Have you ever heard of: ‘one apple a day keeps the doctor away’? Fact that makes each one of us responsible for doing a small action that should improve our life.

If we took this to the DevOps world, the proverb would be brought by DevSecOps. It adds security to the process and shifts security from reactive to proactive. Makes each team member responsible for the security of the development, the platform and the deployment, in short, of the entire product.

To eat an apple would be way too easy, and that’s not what we are here for, not to be conformist, though we are adaptable we are ready to take action based on these next terms:

* Teams: everyone is responsible, we must break down the barriers between us, no more traditional silos of expertise, build and deploy with security is everyone's concern.

* Process: teamwork is encouraged, never hearing again: “that’s not my problem”

* Technology: we need to fight against technical security debt because that’s the ballot paper we be in the news.

To sum it all up, security sets the requirements and DevOps manages the frequency of scan occurrences according to the development practices. Will see how to assess the level of maturity of our organization, what metrics should we review and which are the warning signs before is too late for an ‘apple a day’ or our company makes the front page.

Comments

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Rated 1

Andreu B at 09:31 on 6 Jun 2019

both content and presentation skills were really baad

Rated 4

Vincent R. at 10:26 on 6 Jun 2019

Fresh air for the DevOps paradigm. Good presentation.

Rated 5

devopsFan at 10:43 on 6 Jun 2019

great talk¡¡¡

Rated 1

Peter Stefan at 11:15 on 6 Jun 2019

Slides were fine but speaker not same level

Rated 2

Santi Muñoz at 11:48 on 6 Jun 2019

Too many videos and very generic content in the slides, I expected a more technical stuff.

Rated 1

Mauro Rocha at 12:36 on 6 Jun 2019

Too many videos and generic slide content.
Presenter just read notes.

Organizers should work to avoid speakers who just read aloud written material. Material which was supported by slides containing typos, silly sentences like 'a closed issue is one which has been closed, an open issue is one which was opened', or even inconsistencies like 'This is important--> go from DevSecOps to SecDevOps', which is the opposite the speaker had been explaining minutes before. Where was the language corrector?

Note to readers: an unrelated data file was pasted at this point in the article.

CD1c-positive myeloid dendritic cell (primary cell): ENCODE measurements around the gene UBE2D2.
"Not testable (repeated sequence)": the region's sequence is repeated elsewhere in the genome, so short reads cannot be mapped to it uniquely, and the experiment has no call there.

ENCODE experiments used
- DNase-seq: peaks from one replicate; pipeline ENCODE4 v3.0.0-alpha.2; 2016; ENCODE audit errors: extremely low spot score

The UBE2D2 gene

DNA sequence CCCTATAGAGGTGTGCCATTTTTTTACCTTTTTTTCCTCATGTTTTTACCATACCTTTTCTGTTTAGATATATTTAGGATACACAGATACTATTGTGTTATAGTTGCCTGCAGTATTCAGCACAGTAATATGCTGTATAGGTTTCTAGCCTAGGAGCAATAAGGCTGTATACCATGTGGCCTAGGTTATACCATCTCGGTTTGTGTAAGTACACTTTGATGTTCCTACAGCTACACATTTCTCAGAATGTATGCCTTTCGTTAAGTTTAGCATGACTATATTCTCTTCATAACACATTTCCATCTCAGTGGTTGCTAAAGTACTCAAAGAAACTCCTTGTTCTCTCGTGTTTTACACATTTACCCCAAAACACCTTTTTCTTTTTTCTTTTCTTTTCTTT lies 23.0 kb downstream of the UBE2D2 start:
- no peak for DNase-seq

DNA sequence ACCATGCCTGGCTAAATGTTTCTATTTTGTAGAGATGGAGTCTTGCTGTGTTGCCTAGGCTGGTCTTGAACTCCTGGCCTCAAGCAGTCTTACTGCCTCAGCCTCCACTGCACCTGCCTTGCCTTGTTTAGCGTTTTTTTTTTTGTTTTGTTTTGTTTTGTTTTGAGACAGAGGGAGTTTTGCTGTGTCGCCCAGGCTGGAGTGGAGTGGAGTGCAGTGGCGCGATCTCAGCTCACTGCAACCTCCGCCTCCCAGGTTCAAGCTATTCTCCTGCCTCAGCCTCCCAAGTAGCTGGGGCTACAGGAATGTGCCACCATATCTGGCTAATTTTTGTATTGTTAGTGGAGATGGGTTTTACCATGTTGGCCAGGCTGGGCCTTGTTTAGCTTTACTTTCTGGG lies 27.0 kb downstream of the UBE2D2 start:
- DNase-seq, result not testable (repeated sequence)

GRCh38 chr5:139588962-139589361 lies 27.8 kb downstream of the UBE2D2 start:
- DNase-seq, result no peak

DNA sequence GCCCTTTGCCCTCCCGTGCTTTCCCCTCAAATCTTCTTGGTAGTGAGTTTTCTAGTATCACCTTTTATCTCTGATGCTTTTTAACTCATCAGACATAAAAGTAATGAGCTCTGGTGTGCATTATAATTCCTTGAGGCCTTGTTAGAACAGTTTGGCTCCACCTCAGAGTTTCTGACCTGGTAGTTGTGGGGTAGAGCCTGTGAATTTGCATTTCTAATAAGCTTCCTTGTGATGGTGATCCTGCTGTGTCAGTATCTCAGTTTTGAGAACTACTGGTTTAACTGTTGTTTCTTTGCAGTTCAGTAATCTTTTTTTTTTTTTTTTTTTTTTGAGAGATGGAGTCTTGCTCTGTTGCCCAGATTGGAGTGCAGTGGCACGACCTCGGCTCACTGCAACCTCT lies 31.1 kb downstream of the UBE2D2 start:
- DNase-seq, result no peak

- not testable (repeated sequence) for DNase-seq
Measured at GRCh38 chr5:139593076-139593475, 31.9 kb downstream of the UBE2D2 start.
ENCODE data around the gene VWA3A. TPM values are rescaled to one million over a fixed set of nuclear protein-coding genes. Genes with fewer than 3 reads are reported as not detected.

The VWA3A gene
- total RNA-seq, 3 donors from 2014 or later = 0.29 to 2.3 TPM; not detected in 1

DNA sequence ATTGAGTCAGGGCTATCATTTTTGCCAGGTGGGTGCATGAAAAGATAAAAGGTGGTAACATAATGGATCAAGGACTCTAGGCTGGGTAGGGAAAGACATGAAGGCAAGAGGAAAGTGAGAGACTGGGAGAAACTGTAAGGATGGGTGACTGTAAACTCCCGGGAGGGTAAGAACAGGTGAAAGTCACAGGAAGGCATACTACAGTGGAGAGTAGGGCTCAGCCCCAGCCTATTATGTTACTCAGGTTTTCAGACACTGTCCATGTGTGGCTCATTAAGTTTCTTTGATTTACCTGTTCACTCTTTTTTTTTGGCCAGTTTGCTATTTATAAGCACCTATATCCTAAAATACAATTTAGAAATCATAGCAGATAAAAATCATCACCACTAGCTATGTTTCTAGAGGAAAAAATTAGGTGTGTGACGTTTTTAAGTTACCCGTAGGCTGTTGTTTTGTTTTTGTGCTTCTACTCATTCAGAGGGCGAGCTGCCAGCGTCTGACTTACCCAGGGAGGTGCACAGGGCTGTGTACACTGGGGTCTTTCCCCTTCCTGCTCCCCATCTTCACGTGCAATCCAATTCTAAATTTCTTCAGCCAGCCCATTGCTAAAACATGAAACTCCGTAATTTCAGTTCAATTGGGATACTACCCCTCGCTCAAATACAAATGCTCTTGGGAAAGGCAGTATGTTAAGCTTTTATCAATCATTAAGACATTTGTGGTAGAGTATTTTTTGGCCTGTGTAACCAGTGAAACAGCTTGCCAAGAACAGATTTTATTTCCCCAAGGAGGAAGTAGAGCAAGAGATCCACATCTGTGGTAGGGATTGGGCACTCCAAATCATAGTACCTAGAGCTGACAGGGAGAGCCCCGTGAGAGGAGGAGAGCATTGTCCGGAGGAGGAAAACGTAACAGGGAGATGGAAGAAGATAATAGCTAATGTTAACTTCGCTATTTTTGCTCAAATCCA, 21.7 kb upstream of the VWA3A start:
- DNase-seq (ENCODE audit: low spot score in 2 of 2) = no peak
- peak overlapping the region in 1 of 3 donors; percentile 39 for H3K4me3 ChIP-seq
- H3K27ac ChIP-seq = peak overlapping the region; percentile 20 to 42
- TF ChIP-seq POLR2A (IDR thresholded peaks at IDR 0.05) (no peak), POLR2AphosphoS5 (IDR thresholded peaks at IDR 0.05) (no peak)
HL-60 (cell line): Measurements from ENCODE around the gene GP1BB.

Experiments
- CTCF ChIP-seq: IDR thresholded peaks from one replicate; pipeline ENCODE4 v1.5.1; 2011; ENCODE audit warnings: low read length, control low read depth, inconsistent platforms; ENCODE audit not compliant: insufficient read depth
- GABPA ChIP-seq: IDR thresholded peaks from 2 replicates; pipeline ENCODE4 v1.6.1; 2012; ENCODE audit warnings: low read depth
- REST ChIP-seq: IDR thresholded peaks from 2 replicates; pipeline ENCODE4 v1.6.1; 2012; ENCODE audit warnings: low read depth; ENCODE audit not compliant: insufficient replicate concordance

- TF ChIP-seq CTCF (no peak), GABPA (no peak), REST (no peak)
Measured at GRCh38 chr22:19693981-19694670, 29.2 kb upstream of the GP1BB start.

The material looked thought for another kind of audience, for example the MrRobot clip seemed to advice against simple developers out there, who incidentally happened to be the audience.

The talk makes you think about the topic.

Rated 2

Rubén Vazquez at 16:06 on 6 Jun 2019

T'he talk had potential but It was so generic

Rated 1

Buitaker at 18:58 on 6 Jun 2019

Shell ideas and solutions, not how important is

Rated 4

Miguel A. at 19:30 on 6 Jun 2019

Good presentation but she need bit more stagging. I think the english accent isn't important for broadcast the message.

Rated 1

Jaume at 12:47 on 7 Jun 2019

The content wasn't suitable at all with the audience. Too generic too.

Speaker completely lost in communication skills, reading all the time from the papers she brought with, and even like that was unable to pronounce correctly any sentence. Content might have been useful but she lost us in the second 1 with the first video. This kind of info I can read on the internet, we need something more technical or probable, otherwise the audience grabs the laptops and cellphones or simply runs away.

Rated 4

JesusBartolome at 14:42 on 7 Jun 2019

The talk was not technical and it didn't pretend to be, it was a talk to start the day and talk about security in a simple and easy way and making people think a bit. It was exactly what explains in the summary.
She should improve English, but it was easy to understand

The talk was exactly what it said it was going to be and this is why we decided to choose it.

Most companies are vulnerable at absolutely all levels and we have never seen an environment where all the team was aware of it, knew the consequences or even had many ideas on how to protect the systems they were building. Probably better not run a basic scan to your systems and publish it here, right?

Having said that, feedback is welcome when it is constructive but most of the comments here are far from it. Specially comments made when the talk was not even half way through. The English level has room for improvement but it takes guts to prepare a talk in a language which is not your mother tongue, go in front of 500 people and present a topic, whatever it is.

Well done Irene, we would totally have you again as a speaker and if you think you can do a much better job our call for papers will soon be open for next year!